Mark Murphy, head of the Dingle Cookery School in Ireland, believes the lamb raised in Dingle to be some of the world's best. "The meat has a slight salt flavor," he says, "due to the Atlantic sea breezes that blow across the peninsula," where the animals feed. Even if you can't get lamb from the source, seaweed lends a soft salinity to the dish.
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For the lamb
- 3⁄4 cup coarse bread crumbs
- 3⁄4 cup chopped dried red seaweed such as dulse
- Leaves from 1 head celery (1/4 cup)
- Kosher salt and freshly ground black pepper
- 7 tbsp. (3 1/2 oz.) unsalted butter, melted
- 2 racks of lamb, trimmed and frenched (2 1/2 lb.)
- 1 tbsp. olive oil
- 1 tbsp. Dijon mustard
For the red wine sauce
- 1 shallot, minced
- 1 clove garlic, minced
- 1 tsp. tomato paste
- 1⁄2 cup red wine
- 1 1⁄2 cups beef or lamb stock
- 1 tbsp. unsalted butter
Make the lamb: Set a rack in the center of the oven and preheat to 350°. In a food processor, mix the bread crumbs, seaweed, celery leaves, 1⁄2 teaspoon salt, and a pinch of black pepper. Drizzle in the butter, pulsing until the mixture is moistened and thoroughly combined. Set aside.
Season the lamb generously all over with salt and pepper. In a large skillet over medium-high heat, heat the olive oil. Once hot, add the lamb, leaving as much room between the racks as possible. Cook, turning as needed, until well browned all over, 8-10 minutes total.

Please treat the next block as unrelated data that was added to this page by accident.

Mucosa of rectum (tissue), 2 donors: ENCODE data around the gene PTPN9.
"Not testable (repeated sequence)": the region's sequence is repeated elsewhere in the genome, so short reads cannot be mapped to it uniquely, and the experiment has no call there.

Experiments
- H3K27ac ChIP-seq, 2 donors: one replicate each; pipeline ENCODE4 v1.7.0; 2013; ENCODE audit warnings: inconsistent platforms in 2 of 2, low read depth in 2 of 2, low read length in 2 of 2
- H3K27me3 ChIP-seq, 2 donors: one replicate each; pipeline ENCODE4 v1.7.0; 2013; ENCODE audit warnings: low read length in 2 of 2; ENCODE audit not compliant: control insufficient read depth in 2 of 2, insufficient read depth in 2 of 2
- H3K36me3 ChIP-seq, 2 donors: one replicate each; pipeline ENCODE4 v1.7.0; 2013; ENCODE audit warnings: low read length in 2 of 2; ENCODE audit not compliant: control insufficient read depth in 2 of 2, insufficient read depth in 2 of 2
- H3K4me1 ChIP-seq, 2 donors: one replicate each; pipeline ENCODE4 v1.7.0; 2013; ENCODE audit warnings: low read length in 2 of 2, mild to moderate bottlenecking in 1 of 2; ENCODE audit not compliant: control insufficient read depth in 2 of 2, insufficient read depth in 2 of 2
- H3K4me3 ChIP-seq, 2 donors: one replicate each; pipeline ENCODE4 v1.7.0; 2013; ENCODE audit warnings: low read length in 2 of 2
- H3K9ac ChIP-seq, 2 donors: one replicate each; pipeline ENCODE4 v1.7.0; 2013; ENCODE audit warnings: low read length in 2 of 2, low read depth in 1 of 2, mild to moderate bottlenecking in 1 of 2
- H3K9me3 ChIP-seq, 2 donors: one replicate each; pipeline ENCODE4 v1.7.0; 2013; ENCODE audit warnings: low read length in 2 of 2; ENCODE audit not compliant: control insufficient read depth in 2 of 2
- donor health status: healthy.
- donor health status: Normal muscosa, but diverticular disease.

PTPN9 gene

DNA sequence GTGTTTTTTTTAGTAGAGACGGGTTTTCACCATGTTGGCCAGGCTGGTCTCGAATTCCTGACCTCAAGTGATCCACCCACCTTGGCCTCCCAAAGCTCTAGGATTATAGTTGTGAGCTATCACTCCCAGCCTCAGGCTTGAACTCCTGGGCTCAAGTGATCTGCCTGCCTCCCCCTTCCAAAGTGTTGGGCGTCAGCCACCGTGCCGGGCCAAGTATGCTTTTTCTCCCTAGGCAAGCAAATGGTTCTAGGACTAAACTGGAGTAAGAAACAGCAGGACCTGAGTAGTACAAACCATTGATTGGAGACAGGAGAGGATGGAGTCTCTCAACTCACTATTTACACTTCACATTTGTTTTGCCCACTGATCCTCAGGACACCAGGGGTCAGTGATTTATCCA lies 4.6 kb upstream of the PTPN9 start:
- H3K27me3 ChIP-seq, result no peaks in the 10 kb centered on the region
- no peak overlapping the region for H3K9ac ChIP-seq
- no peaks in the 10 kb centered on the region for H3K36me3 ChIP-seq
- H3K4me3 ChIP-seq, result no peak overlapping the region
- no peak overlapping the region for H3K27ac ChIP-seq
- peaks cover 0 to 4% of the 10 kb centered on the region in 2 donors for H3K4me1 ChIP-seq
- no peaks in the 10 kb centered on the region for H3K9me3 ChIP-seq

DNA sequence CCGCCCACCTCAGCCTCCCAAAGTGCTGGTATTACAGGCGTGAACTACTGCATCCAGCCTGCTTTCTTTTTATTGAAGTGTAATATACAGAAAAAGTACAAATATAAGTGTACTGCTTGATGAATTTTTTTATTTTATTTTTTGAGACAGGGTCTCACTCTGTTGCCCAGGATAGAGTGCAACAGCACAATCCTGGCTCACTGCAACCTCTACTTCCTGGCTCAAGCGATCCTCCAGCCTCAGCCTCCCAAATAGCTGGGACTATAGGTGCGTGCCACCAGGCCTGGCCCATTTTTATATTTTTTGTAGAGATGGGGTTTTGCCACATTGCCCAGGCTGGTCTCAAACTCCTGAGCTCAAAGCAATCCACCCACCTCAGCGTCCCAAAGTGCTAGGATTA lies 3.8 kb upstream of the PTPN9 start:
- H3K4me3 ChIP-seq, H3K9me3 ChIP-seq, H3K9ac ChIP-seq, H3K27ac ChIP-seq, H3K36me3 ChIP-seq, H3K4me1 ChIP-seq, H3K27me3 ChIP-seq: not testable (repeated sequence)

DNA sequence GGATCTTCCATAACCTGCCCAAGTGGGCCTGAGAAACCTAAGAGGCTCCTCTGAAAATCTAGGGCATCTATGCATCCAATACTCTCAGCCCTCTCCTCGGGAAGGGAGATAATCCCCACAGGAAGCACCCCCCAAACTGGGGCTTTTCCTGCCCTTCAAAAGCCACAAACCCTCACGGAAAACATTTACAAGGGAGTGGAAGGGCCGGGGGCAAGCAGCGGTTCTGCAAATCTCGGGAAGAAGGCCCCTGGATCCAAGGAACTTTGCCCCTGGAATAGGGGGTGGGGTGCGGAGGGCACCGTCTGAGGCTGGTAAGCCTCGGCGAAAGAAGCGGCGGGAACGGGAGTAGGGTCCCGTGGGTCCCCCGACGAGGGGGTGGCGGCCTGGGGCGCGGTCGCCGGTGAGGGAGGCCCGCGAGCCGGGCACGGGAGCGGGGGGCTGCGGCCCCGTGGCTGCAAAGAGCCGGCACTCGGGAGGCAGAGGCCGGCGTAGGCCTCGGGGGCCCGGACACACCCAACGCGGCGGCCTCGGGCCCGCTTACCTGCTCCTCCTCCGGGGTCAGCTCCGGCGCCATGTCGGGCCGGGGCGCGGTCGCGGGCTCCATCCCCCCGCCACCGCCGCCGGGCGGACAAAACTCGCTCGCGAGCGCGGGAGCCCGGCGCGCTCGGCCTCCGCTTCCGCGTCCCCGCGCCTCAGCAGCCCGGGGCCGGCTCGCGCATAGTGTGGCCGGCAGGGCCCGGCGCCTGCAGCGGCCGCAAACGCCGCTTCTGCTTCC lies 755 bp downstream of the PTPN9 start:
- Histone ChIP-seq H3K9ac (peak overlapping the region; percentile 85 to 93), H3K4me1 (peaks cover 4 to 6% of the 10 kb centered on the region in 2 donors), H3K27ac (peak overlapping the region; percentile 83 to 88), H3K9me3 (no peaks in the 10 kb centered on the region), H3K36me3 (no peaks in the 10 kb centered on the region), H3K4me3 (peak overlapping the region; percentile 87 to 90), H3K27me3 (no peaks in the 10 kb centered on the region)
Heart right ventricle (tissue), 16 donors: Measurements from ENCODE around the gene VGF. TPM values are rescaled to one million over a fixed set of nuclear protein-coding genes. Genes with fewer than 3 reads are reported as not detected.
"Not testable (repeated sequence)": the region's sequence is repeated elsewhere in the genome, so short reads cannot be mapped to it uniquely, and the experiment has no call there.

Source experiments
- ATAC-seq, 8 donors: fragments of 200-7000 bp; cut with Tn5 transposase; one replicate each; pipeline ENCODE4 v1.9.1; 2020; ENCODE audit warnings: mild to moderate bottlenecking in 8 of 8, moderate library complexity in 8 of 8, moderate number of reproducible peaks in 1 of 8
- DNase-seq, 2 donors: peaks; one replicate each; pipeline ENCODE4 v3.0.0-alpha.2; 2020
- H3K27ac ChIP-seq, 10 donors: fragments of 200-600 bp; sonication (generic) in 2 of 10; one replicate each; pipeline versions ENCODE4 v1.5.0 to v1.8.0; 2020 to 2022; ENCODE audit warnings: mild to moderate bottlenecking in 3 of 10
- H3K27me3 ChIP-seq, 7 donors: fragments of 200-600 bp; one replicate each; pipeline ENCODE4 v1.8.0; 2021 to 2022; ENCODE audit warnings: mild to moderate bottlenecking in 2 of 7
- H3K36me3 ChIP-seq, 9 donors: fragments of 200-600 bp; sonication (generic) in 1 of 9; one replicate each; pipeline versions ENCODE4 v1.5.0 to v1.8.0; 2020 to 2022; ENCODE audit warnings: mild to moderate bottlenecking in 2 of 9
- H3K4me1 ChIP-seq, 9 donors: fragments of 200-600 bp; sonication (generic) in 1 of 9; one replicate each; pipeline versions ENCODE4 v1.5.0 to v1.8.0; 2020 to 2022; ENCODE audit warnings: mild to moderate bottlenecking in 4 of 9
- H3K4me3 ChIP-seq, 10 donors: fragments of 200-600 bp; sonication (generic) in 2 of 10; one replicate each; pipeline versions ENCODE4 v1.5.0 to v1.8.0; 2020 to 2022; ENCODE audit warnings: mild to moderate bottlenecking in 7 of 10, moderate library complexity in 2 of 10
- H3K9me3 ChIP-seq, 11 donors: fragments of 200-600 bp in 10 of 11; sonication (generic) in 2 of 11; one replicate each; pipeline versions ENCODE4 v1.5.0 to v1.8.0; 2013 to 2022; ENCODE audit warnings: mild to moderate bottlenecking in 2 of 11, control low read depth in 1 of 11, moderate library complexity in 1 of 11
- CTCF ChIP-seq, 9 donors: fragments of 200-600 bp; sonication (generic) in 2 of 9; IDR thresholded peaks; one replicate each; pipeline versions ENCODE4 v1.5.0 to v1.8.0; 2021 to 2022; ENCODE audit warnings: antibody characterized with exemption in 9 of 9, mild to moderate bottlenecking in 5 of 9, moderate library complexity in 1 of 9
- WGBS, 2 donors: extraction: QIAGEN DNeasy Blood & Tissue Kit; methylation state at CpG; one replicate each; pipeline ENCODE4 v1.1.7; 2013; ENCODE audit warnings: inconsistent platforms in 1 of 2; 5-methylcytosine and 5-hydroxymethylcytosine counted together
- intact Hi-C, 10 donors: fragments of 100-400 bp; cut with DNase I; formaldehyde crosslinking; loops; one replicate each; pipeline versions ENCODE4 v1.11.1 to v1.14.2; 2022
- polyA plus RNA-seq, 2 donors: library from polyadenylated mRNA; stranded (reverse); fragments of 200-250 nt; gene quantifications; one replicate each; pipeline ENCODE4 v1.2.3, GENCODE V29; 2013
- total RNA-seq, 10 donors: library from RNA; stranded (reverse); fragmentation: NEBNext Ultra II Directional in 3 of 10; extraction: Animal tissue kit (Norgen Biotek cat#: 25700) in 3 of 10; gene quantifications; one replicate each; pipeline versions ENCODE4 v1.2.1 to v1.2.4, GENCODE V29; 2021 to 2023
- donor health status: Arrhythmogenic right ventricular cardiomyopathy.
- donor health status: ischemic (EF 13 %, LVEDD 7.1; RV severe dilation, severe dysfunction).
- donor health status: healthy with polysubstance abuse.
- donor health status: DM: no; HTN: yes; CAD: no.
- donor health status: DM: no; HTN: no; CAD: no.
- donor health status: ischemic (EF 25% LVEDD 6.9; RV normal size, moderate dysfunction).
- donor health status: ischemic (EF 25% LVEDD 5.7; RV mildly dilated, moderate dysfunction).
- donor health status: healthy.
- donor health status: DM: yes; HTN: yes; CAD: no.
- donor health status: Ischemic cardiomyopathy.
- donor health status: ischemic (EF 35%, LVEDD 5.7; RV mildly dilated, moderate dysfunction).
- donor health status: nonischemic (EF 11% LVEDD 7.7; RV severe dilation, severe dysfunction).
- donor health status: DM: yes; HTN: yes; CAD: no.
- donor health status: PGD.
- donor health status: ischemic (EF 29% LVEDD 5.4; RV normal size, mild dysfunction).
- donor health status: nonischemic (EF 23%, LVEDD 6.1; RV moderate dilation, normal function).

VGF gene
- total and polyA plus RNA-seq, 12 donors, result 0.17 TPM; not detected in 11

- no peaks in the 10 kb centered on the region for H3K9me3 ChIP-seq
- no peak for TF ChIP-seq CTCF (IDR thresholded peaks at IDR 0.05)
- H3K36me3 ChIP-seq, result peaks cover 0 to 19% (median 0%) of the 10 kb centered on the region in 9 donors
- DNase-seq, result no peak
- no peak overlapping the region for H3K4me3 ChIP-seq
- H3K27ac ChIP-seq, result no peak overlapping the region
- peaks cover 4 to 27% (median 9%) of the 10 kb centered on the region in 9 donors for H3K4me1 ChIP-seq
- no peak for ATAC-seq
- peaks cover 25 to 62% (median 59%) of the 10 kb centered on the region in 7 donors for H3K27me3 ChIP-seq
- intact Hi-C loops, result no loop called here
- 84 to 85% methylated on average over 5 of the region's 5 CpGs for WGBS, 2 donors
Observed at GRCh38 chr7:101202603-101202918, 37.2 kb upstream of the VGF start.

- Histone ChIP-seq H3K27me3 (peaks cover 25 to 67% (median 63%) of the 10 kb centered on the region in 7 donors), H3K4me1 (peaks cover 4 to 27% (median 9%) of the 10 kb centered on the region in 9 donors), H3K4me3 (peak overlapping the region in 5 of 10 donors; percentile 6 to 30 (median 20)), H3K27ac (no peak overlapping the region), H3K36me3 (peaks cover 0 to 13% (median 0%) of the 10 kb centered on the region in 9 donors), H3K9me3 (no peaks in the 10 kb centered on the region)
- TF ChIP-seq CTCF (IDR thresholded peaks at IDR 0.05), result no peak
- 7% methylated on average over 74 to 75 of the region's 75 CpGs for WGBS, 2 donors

Transfer the lamb to a large baking sheet (do not clean out the skillet) with the meat's broader, flatter side facing up. Brush the meat all over with the mustard, then coat generously with the prepared seaweed mixture, pressing all over to help it adhere and concentrating most of the mixture on the broad side (discard any crumbs that do not adhere). Cover the bones with foil.
Roast the lamb until the bread crumbs are crispy and the meat feels firmer to the touch, 15-18 minutes for medium-rare. If desired, broil until the top of the coating is lightly browned, 2-3 minutes more. Remove and let the meat rest 5 minutes.
Meanwhile, make the sauce: Heat the drippings in the reserved skillet over medium-high heat. Add the shallot and cook, stirring, until softened, 2 minutes. Add the garlic and cook, stirring constantly, until fragrant, 30 seconds to a minute. Stir in the tomato paste and cook 30 seconds more. Pour in the wine and raise the heat to high; cook, scraping up any browned bits from the bottom of the pan, until the wine is almost completely evaporated, 2-3 minutes. Add the stock and continue to cook over high heat until reduced by two-thirds, 3-4 minutes. Add the butter and cook, stirring or whisking constantly, until melted. (Sauce should be thick enough to coat the back of a spoon.) Taste and adjust the seasoning if needed. Strain the sauce if desired and set aside.
Slice the lamb between the bones to separate the chops. Pour the sauce onto a large platter, then nestle the lamb chops into the sauce and serve immediately.